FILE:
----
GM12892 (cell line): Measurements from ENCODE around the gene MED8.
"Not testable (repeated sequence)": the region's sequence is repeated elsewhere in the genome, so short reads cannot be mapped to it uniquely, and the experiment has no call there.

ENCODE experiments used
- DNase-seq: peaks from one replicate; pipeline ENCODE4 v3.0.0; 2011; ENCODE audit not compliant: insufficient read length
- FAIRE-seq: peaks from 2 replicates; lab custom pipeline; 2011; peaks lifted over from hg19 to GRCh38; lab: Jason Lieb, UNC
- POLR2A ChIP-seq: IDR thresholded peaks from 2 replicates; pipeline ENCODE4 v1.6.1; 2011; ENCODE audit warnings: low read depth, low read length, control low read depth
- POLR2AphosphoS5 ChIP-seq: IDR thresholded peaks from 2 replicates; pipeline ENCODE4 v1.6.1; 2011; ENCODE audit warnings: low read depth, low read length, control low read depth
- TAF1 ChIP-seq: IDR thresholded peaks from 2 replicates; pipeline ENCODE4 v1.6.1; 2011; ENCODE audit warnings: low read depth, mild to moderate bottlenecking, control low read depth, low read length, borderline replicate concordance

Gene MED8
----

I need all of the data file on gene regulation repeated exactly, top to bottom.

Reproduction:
GM12892 (cell line): Measurements from ENCODE around the gene MED8.
"Not testable (repeated sequence)": the region's sequence is repeated elsewhere in the genome, so short reads cannot be mapped to it uniquely, and the experiment has no call there.

ENCODE experiments used
- DNase-seq: peaks from one replicate; pipeline ENCODE4 v3.0.0; 2011; ENCODE audit not compliant: insufficient read length
- FAIRE-seq: peaks from 2 replicates; lab custom pipeline; 2011; peaks lifted over from hg19 to GRCh38; lab: Jason Lieb, UNC
- POLR2A ChIP-seq: IDR thresholded peaks from 2 replicates; pipeline ENCODE4 v1.6.1; 2011; ENCODE audit warnings: low read depth, low read length, control low read depth
- POLR2AphosphoS5 ChIP-seq: IDR thresholded peaks from 2 replicates; pipeline ENCODE4 v1.6.1; 2011; ENCODE audit warnings: low read depth, low read length, control low read depth
- TAF1 ChIP-seq: IDR thresholded peaks from 2 replicates; pipeline ENCODE4 v1.6.1; 2011; ENCODE audit warnings: low read depth, mild to moderate bottlenecking, control low read depth, low read length, borderline replicate concordance

Gene MED8